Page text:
Dow Jones – China’s sovereign-wealth fund took command of a 12.5 per cent stake in embattled Russian potash producer Uralkali Tuesday by exercising an option on a convertible bond it bought late last year.
The step represents a big move by China–the world’s largest consumer of the fertiliser additive–to secure steady supply in a market where governments have zealously protected against foreign ownership in the past. The deal comes amid a bruising trade battle between Uralkali and Belarus over the collapse of a sales partnership that rocked global potash markets and landed the Russian company’s chief executive in a Belarusian prison.
The president of Belarus, Alexander Lukashenko, has said the trade fight could only be defused if new owners for the Russian potash miner were found. The bond was issued by a special purpose vehicle owned by Uralkali’s primary shareholder Suleiman Kerimov and his two partners. By converting it to shares, the China Investment Corp.–through its Chengdong Investment Corp. subsidiary–transfers ownership of a sizeable stake of the company out of the Russian partners’ hands.
In addition, Mr. Kerimov is in talks to sell the 21.75 per cent stake he owns through his foundation, and his partners are eager to sell their smaller stakes as well, people close to them say. Together the three men control just over a third of the company. People familiar with the situation say potential buyers include several Russian tycoons, but that there is also interest from investment groups in other Asian countries. They say that Mr. Kerimov is seeking an overall valuation for the company of about $20 billion, which would value his foundation’s stake at $4.35 billion.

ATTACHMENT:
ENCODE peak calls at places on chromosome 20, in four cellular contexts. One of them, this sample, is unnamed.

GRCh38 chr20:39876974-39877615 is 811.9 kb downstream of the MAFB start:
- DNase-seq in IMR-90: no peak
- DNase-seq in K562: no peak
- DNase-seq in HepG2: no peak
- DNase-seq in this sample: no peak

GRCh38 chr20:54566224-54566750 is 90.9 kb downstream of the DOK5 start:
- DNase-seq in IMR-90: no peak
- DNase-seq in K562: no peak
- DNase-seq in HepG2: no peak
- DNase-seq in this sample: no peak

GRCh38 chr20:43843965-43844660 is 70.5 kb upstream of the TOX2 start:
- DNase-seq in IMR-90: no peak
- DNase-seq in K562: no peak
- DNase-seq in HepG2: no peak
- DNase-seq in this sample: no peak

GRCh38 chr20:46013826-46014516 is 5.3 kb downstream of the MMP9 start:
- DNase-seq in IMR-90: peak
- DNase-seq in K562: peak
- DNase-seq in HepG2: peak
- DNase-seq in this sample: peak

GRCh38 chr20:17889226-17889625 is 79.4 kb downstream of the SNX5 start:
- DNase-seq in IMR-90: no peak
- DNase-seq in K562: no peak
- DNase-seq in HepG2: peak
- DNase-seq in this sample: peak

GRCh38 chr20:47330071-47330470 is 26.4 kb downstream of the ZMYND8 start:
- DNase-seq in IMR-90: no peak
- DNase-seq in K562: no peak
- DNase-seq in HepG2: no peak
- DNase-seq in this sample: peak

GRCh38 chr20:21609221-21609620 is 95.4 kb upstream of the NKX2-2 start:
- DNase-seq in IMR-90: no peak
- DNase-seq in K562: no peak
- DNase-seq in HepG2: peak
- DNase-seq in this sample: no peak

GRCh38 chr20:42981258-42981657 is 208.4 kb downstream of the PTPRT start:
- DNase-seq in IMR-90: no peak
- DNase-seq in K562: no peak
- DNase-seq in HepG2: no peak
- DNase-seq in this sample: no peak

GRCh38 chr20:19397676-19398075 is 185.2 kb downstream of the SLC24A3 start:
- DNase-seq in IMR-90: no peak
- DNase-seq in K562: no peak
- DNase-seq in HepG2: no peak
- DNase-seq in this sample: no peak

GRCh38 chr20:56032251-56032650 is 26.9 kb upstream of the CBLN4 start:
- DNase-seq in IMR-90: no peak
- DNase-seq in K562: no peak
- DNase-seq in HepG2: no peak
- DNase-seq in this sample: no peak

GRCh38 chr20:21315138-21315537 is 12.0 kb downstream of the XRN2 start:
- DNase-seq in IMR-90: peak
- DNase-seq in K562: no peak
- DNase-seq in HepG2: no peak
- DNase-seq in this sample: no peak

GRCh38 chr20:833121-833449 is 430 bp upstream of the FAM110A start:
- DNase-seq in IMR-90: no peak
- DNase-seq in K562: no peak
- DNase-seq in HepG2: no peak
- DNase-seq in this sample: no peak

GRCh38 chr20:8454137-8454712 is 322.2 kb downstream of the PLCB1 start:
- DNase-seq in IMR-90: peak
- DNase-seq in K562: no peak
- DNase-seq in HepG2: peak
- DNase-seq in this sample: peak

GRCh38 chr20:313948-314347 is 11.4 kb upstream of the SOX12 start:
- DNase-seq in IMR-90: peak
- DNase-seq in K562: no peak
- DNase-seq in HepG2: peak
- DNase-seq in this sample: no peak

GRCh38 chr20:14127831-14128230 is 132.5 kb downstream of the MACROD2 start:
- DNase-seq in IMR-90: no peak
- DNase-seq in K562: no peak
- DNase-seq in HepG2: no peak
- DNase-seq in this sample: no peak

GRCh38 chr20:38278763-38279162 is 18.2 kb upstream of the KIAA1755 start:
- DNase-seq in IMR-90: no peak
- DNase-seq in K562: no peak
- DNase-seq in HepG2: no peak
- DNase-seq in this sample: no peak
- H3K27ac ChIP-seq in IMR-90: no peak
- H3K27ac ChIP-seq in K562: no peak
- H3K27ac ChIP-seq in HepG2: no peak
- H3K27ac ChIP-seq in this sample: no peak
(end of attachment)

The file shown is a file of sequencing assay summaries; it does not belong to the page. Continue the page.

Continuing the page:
The bonds held by CIC had been due in 2014. At the current share price, CIC’s stake is worth about 64.5 billion rubles ($2.03 billion). When it first bought the bond last November, the stake was worth about RUB84.6 billion, although the value and terms of the loan were never disclosed.
Uralkali chief executive Vladislav Baumgertner has been jailed in Belarus since Aug. 26, when he was arrested on charges of abuse of power following the Russian company’s departure from the Belarusian Potash Co., or BPC, its trading partnership with state-run Belaruskali. Belarusian authorities also issued a warrant for Mr. Kerimov’s arrest. Uralkali has dismissed the charges as politically motivated.
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